The cornea refracts or “bends” light rays so that they pass through the pupil of the eye. The light rays passing through the pupil are then focused by the lens of the eye onto the retina (which acts like the film of a camera).
These light rays are changed by the retina into electrical signals that are transmitted to the brain via the optic nerve, which is like a “cable” connecting the eye to the brain. The brain processes these signals into “pictures” that we see.
What is eye pressure
Like a football or tyre, the eyeball also needs pressure to maintain its shape. In the eye a water-like fluid called aqueous maintains the pressure.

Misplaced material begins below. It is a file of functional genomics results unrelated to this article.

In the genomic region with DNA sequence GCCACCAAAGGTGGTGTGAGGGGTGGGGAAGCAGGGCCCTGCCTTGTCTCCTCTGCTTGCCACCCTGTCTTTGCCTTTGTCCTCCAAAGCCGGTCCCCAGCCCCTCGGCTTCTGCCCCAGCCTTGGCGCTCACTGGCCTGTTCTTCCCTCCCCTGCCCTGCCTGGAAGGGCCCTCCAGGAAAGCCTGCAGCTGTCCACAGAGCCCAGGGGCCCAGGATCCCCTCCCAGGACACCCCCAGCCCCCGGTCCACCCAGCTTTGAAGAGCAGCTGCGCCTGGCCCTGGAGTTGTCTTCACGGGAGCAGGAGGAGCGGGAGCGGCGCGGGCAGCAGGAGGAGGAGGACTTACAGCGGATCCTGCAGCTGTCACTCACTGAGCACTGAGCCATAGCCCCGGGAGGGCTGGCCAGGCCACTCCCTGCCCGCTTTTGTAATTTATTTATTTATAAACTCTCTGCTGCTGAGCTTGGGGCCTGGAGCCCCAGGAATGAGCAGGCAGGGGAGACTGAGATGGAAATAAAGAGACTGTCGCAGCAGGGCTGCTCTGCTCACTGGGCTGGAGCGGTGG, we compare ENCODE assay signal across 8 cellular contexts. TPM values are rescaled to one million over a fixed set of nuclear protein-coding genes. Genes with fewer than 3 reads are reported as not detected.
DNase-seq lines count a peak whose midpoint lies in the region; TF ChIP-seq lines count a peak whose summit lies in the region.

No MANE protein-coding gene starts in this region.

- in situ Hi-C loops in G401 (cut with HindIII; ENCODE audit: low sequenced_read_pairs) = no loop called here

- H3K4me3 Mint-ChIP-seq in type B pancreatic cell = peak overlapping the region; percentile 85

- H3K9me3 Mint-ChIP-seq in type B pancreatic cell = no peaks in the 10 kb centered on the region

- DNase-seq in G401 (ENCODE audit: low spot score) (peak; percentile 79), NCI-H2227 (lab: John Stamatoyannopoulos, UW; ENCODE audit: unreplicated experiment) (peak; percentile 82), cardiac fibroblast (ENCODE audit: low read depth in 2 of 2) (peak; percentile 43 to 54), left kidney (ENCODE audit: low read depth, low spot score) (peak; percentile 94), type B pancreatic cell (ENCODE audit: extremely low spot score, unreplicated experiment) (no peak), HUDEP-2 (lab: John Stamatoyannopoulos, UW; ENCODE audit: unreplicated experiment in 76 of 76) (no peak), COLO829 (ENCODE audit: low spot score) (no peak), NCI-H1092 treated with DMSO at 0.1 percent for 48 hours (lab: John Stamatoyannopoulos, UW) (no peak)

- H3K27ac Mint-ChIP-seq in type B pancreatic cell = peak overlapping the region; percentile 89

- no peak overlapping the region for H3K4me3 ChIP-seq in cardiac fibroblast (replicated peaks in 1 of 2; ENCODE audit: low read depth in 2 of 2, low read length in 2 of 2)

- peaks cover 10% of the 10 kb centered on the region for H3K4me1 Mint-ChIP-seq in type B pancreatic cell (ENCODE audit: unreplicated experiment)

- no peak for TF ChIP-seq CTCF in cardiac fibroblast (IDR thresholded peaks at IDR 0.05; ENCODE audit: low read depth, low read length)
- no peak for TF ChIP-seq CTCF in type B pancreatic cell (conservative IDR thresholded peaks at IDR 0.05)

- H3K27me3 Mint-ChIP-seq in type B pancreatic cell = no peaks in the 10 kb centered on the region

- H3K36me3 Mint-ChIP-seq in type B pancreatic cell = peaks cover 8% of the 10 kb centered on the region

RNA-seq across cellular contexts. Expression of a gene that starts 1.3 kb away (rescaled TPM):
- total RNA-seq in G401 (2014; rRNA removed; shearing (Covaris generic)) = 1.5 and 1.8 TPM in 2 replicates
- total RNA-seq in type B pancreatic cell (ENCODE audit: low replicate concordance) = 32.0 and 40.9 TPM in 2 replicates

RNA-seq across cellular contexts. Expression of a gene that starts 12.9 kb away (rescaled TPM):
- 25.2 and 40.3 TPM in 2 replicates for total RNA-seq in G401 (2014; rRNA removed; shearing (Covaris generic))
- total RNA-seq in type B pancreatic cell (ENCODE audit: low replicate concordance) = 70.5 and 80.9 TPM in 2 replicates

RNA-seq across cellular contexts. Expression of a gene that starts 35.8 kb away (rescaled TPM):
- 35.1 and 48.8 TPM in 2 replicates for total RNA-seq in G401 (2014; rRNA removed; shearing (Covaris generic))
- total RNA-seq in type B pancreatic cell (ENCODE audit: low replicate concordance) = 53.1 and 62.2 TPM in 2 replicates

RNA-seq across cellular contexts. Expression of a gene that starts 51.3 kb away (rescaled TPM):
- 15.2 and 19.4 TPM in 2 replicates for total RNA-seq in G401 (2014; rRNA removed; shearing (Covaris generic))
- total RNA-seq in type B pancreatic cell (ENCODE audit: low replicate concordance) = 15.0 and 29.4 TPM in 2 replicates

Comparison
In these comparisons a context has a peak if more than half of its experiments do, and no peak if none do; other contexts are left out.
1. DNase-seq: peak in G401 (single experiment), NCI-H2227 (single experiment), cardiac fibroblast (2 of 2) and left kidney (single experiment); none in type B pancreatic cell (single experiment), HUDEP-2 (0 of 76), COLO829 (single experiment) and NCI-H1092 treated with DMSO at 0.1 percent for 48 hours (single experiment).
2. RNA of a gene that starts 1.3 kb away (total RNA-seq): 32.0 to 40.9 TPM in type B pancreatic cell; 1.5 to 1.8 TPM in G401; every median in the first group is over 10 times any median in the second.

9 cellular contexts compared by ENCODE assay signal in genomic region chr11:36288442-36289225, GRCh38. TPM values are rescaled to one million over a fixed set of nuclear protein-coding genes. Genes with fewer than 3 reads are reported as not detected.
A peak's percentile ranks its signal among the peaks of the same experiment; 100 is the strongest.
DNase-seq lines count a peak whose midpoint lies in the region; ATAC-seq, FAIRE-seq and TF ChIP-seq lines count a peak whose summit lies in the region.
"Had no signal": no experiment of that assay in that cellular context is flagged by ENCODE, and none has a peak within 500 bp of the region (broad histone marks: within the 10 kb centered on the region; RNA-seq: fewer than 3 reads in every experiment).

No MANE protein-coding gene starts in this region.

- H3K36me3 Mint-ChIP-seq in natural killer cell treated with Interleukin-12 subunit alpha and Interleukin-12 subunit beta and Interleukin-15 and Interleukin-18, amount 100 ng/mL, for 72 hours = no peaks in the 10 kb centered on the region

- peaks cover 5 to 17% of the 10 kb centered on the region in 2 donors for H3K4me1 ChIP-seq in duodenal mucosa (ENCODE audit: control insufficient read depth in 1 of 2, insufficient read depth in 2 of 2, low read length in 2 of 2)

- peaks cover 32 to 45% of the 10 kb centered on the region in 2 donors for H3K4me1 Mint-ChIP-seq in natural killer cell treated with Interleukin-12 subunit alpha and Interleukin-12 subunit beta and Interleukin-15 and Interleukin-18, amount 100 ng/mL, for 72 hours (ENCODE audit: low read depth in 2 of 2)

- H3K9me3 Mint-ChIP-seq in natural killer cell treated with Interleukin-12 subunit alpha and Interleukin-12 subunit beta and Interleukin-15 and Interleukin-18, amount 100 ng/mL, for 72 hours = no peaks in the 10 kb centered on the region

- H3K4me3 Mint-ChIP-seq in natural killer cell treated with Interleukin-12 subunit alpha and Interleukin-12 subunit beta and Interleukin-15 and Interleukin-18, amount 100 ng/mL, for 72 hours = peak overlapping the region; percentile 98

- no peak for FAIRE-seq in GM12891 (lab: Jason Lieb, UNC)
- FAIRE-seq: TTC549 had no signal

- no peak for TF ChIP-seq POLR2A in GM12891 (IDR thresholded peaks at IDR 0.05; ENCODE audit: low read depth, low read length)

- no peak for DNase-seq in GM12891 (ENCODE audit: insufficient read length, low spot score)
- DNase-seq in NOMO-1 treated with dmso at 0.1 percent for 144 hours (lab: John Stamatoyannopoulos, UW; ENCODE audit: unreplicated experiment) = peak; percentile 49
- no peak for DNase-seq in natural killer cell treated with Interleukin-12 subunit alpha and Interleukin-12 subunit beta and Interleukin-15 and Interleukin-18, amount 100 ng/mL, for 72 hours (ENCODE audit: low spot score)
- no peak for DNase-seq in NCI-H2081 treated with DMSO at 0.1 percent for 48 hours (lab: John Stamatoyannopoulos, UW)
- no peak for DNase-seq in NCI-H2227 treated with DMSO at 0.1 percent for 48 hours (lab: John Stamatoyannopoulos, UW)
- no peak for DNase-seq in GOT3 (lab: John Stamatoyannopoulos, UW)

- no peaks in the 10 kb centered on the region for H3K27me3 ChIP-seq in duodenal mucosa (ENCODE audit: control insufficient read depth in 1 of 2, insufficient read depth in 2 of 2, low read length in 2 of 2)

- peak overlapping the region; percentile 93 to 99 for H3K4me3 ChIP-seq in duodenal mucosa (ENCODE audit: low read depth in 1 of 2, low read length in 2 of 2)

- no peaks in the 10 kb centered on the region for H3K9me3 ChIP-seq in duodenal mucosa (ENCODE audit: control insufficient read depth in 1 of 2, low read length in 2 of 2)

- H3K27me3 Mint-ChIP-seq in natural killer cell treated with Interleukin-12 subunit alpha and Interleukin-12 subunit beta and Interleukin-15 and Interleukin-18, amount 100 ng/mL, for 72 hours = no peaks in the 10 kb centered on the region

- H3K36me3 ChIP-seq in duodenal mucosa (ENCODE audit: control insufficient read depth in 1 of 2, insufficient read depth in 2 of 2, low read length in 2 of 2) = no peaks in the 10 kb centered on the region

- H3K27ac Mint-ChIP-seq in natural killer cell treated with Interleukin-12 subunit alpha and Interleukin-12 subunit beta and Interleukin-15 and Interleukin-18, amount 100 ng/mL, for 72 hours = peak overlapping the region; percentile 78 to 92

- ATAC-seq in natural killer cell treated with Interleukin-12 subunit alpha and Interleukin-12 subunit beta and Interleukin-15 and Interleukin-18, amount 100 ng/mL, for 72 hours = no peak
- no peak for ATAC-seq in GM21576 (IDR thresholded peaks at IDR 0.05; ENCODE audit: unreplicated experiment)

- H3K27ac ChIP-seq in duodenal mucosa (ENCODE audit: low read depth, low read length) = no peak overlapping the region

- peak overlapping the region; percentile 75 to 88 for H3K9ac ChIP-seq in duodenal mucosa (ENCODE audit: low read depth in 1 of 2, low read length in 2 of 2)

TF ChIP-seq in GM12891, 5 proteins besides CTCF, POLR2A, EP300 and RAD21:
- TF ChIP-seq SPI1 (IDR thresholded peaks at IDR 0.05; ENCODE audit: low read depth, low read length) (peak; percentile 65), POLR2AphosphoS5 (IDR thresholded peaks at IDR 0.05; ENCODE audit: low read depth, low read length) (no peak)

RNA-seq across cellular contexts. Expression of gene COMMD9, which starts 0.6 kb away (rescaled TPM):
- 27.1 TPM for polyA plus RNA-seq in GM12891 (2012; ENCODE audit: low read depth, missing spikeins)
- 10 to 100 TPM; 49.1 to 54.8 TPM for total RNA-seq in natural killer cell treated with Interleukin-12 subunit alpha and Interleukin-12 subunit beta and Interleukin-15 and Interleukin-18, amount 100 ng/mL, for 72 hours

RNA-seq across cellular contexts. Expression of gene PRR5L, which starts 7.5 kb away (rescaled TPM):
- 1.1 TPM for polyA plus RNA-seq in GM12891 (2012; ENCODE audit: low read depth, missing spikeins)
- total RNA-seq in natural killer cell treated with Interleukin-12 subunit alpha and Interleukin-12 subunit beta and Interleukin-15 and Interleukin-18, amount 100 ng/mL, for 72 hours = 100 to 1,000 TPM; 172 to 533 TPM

This fluid is made in the back part of the eye in an area called the ciliary body. It then circulates inside the eye providing oxygen and nourishment to eye tissues. It then drains out the front part of the eye in an area called the drainage angle (or ‘drainage canal’) and into the bloodstream.
Normally this fluid is made at the same rate as it is drained and the eye pressure remains stable. The eye pressure for most people ranges between10 to 21 mmHg (millimetres of mercury). However, if there is a problem with the drainage of fluid then it builds up and the eye pressure rises